Greg Dolan, Director of Policy and Outreach for Catholic Education Partners, and Jennifer Hornyak, Associate Superintendent of Accreditation and Technology for the Diocese of Wheeling-Charleston’s Department of Catholic Schools, co-authored the following article, titled, “New Tax Law Could Offer Great Financial Opportunity in Paying Catholic School Tuition“:
A new tax law passed late last year could offer a great financial opportunity for parents or guardians paying Catholic school tuition or wishing to send children to Catholic school. The law contained a provision to expand “529 accounts,” tax-advantaged savings programs formerly limited to college costs, to include K-12 expenses. 529 accounts are typically begun by parents, who name their child as the designated beneficiary, and make small investments over a long period of time. Money invested in the account grows tax-free, as long as funds are used to pay for education expenses.
Beginning in 2018, up to $10,000 in tuition at Catholic elementary and high schools is an allowable expense under both federal and West Virginia law. And it gets better – in West Virginia, taxpayers may deduct from their state taxable income any contribution they make to a 529 account. These 529 policy changes could mean more West Virginia families are able to choose a Catholic education. Before discussing the details of this opportunity and how families can use 529s, it is important to point out that 529 plans are investments and carry risk. Anyone thinking of investing in one should consult a financial advisor who can provide guidance tailored to individual situations.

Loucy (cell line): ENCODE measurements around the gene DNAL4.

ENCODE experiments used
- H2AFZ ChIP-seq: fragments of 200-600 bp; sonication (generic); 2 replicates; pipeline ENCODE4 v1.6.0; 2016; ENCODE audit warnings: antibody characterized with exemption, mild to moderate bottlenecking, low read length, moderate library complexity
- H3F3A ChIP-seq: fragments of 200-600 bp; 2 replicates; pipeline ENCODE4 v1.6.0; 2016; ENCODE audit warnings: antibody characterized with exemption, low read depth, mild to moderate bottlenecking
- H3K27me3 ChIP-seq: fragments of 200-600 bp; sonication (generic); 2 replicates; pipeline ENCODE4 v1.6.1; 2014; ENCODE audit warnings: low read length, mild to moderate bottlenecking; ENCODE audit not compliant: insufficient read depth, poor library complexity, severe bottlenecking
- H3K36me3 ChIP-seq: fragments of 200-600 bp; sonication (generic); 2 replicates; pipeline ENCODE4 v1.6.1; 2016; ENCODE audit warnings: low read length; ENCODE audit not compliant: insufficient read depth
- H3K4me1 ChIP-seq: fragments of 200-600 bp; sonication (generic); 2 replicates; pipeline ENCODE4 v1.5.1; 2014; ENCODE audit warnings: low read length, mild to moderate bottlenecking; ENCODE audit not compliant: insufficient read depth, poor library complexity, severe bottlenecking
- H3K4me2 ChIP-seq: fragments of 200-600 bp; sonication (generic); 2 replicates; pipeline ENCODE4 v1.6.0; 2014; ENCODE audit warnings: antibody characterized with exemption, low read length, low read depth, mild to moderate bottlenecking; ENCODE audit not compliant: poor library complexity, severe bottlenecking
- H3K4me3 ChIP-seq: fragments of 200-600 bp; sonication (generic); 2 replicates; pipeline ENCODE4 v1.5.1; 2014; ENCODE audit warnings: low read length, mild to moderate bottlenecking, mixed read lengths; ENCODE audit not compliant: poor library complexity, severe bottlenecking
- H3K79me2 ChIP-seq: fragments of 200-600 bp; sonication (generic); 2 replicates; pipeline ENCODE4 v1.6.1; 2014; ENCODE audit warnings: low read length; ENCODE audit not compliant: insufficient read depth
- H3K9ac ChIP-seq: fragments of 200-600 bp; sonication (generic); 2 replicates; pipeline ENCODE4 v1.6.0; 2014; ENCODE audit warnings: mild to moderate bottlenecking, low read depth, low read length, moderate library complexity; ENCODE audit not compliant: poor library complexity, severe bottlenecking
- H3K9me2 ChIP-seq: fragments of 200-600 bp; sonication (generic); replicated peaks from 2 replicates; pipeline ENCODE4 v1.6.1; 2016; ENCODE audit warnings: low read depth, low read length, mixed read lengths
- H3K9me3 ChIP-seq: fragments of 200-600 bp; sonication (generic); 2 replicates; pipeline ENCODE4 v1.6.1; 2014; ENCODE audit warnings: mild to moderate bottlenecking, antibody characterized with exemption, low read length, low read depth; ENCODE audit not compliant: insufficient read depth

How did it come to be that contributions are deductible on state taxes? Under federal law, states are the only entities that can found 529 plans. They then compete with each other for investments into their 529 savings plans. To encourage West Virginians to keep their college savings in-state, the state government allows unlimited deductions for investments in a 529 account. With last year’s change in the federal definition of what is a qualified use of 529 funds, West Virginia’s definition changed as well (some state definitions have not changed, so if you have a 529 in another state, check with your plan provider if K-12 tuition expenses are allowed). The change also applies to all existing 529 accounts.
How should Catholics in West Virginia take advantage of this new option supporting educational choice? Families who are already enrolled in Catholic schools or considering future enrollment, should talk to a financial advisor about opening an account to fund their tuition costs. The expansion of West Virginia’s 529 accounts to include K-12 expenses offers an exciting opportunity for families to access a Catholic education for their children.